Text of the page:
Why Kasekende should face the law over Crane Bank

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Kagenyi Lukka

By Kagenyi Lukka

When Carne Bank’s long-serving managing director, A.R. Kalan, left in 2014 and never returned to Uganda, it is believed that the writing was on the wall for any keen financial observer at the Central Bank that something fishy was happening.

Indeed, a few years down the lane, Crane Bank, one of the largest local financial facilities in terms of assets, was interestingly closed.

This is the bank, which according to Bank of Uganda figures, was the biggest local bank.

But all over a sudden the Central Bank was telling the public that Crane Bank had become significantly under-capitalised.

These Central Bank statements were a sharp contrast of the figures that key top financial players at Bank of Uganda posted a few months before Crane Bank was closed.

These figures indicated that Crane Bank’s paid-up capital stood at sh201b, ten times more than the Bank of Uganda requirement of sh25b.

Yet despite the clear signals, the key question underpinning the Crane Bank closure episode is:  Who slept on job?

In my view, two people slept on the job.  The first person is Justine Bagyenda, the embattled former executive director in charge of supervision at the Central Bank. Bagyenda was at the heart of supervision of commercial banks, including Crane Bank, and in my view she would have detected the cracks early if at all she was interested in doing her job well.

The other person, who squarely takes the blame, and in my view, the largest portion of blame, is Louis Kasekende, the deputy Governor of Bank of Uganda.

In the hierarchy of the Central Bank structure, Bagyenda was directly supervised by Kasekende.

It therefore follows that when things go wrong in the docket of someone you supervise daily, you all take the collective blame.

Kasekende began his term as deputy Governor in 2010. He is highly educated and exposed to financial frugality and fiduciary affairs.

In fact, the country highly depended on his knowledge in the financial sector to safe guard the financial contours of banks operating in the country.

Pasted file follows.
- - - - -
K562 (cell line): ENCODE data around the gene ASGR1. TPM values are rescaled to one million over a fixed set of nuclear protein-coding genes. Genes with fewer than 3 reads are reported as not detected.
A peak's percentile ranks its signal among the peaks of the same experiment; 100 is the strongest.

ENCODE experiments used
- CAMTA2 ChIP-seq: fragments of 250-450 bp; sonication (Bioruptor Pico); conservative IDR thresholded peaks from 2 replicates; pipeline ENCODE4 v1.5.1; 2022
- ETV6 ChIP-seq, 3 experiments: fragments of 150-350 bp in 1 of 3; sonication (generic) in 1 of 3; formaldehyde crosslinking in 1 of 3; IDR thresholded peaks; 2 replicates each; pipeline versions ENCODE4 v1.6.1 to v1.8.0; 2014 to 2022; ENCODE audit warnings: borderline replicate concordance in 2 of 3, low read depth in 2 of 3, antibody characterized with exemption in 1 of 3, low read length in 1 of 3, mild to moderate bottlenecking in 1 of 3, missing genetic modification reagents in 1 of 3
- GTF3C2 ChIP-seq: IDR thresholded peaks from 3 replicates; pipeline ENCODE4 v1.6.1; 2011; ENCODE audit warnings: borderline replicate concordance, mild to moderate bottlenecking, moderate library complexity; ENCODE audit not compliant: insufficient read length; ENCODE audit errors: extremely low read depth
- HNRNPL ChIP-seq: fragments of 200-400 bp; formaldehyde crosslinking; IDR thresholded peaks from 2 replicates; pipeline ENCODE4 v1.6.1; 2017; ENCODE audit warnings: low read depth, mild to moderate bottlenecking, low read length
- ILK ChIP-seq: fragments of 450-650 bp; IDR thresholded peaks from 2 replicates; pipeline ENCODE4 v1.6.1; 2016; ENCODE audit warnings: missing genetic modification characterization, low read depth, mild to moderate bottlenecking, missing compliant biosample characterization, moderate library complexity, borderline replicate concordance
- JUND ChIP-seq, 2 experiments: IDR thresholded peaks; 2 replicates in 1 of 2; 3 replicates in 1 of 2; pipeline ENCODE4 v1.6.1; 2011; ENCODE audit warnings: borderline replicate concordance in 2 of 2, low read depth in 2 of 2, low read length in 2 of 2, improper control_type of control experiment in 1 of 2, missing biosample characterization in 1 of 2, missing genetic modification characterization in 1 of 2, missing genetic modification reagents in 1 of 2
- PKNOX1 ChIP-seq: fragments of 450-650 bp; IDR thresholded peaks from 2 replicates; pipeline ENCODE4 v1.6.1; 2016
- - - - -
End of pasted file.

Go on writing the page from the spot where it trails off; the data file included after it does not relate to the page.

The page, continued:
It is therefore surprising that a man of this caliber didn’t arrest the financial woes of Crane Bank early enough.

Instead of arresting the problem, Kasekende and other Central Bank officials, who are paid to supervise commercial banks and also monitor their financial standing in the market economy, they looked the other side as things went bad.

Surprisingly, after painting rosy figures regarding the performance of Crane Bank, they chose to tell the public at the tail end of events that the bank’s financial health had become frail.

The Kasekende’s of this world added that instead of the required sh25b paid-in capital, Crane Bank had less than sh12b of the required amount.

This is the tragedy that Kasekende should explain to the public as the immediate supervisor of Bagyenda, the woman whose duty was to supervise commercial banks.

For a bank that had an estimated 500, 000 customers, it was absurd that the Kasekende group didn’t arrest these challenges on time.

In fact, at the end of December 2015, Crane Bank held sh1.3 trillion customer deposits. Yet going by the Central Bank figures, in earlier reports, the profit measure were put at sh50.6 trillion.

Then all over a sudden, the Kasekende group was telling the public that the non-performing loans had also shot from sh142b to sh19b in just one year.

What went wrong?  Who slept on the job? Where was the Central Bank? Who is lying?

These are the questions that Louis Kasekende has to answer.

In fact, under the face of this outright negligence and failure to perform the work that tax payers pay Kasekende to do, a forensic audit of the deputy Governor of the Central Bank, will be a timely intervention.

The author Kagenyi Lukka is a current affairs analyst and aspiring MP Ikiiki County.

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